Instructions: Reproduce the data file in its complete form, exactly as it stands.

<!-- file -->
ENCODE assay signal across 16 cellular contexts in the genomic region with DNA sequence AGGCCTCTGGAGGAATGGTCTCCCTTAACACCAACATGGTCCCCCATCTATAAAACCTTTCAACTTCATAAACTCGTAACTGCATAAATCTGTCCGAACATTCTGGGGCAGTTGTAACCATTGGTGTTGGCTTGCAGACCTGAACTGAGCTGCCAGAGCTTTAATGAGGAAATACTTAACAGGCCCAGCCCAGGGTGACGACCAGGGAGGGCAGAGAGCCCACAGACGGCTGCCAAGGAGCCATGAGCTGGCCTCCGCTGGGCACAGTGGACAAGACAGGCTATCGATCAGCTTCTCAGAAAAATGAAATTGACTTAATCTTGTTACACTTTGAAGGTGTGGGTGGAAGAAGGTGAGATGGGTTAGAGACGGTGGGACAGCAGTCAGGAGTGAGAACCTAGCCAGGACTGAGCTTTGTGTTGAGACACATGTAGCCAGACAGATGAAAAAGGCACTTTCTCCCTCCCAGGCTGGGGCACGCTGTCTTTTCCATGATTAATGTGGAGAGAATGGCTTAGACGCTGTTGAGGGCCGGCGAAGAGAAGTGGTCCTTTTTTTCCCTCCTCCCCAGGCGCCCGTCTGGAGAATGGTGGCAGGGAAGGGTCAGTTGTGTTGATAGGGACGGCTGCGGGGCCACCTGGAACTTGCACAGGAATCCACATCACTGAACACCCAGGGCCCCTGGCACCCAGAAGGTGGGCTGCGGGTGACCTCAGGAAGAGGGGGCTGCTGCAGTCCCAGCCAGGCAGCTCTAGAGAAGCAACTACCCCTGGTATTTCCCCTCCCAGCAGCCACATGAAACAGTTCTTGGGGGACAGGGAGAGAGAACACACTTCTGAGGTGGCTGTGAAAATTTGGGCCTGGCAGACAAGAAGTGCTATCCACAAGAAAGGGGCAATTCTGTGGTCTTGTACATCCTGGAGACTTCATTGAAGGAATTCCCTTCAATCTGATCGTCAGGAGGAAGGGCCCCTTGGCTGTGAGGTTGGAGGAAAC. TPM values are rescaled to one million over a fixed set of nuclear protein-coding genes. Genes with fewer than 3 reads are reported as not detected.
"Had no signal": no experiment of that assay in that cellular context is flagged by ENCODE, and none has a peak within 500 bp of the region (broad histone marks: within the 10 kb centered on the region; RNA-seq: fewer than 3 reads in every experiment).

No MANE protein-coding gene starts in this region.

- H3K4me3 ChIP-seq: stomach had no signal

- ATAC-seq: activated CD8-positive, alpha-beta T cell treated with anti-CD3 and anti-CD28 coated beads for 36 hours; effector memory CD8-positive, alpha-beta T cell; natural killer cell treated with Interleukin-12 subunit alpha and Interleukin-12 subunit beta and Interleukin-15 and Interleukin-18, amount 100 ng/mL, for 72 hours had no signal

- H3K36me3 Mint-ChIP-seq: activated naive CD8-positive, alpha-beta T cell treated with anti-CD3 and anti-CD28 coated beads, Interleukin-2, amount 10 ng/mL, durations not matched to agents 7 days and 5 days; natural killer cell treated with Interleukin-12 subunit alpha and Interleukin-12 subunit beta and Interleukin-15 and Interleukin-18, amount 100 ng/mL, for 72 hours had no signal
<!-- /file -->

ENCODE assay signal across 16 cellular contexts in the genomic region with DNA sequence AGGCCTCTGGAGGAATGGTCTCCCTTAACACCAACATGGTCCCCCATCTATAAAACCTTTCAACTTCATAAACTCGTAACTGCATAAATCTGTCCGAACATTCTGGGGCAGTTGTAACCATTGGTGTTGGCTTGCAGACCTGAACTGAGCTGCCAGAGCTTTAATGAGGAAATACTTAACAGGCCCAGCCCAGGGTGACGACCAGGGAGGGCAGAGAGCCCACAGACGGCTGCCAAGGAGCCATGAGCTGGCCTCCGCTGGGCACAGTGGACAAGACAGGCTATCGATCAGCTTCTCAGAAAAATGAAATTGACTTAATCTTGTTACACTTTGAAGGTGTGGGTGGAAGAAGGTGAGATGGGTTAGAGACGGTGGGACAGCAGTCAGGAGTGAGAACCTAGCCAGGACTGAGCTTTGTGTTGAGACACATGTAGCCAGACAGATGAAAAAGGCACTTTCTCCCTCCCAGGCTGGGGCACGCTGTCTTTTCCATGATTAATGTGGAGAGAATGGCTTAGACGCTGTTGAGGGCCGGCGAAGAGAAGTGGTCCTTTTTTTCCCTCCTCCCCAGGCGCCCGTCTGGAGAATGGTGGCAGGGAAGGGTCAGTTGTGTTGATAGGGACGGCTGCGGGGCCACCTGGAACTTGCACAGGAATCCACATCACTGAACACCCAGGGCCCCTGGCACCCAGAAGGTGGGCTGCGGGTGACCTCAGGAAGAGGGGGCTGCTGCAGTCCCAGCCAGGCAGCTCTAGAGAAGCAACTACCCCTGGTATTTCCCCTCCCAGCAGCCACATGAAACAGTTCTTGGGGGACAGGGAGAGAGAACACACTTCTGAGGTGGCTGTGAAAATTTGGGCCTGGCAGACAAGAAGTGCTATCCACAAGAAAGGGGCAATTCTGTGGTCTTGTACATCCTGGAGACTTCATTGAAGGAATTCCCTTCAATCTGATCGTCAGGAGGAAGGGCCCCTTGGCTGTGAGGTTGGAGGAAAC. TPM values are rescaled to one million over a fixed set of nuclear protein-coding genes. Genes with fewer than 3 reads are reported as not detected.
"Had no signal": no experiment of that assay in that cellular context is flagged by ENCODE, and none has a peak within 500 bp of the region (broad histone marks: within the 10 kb centered on the region; RNA-seq: fewer than 3 reads in every experiment).

No MANE protein-coding gene starts in this region.

- H3K4me3 ChIP-seq: stomach had no signal

- ATAC-seq: activated CD8-positive, alpha-beta T cell treated with anti-CD3 and anti-CD28 coated beads for 36 hours; effector memory CD8-positive, alpha-beta T cell; natural killer cell treated with Interleukin-12 subunit alpha and Interleukin-12 subunit beta and Interleukin-15 and Interleukin-18, amount 100 ng/mL, for 72 hours had no signal

- H3K36me3 Mint-ChIP-seq: activated naive CD8-positive, alpha-beta T cell treated with anti-CD3 and anti-CD28 coated beads, Interleukin-2, amount 10 ng/mL, durations not matched to agents 7 days and 5 days; natural killer cell treated with Interleukin-12 subunit alpha and Interleukin-12 subunit beta and Interleukin-15 and Interleukin-18, amount 100 ng/mL, for 72 hours had no signal